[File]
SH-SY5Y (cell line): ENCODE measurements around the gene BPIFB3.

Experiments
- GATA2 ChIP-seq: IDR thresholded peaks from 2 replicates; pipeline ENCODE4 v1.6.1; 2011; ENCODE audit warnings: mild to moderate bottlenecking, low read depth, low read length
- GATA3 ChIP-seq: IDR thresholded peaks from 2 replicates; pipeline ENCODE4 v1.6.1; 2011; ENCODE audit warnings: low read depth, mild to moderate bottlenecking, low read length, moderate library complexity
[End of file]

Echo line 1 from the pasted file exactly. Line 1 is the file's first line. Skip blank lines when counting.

SH-SY5Y (cell line): ENCODE measurements around the gene BPIFB3.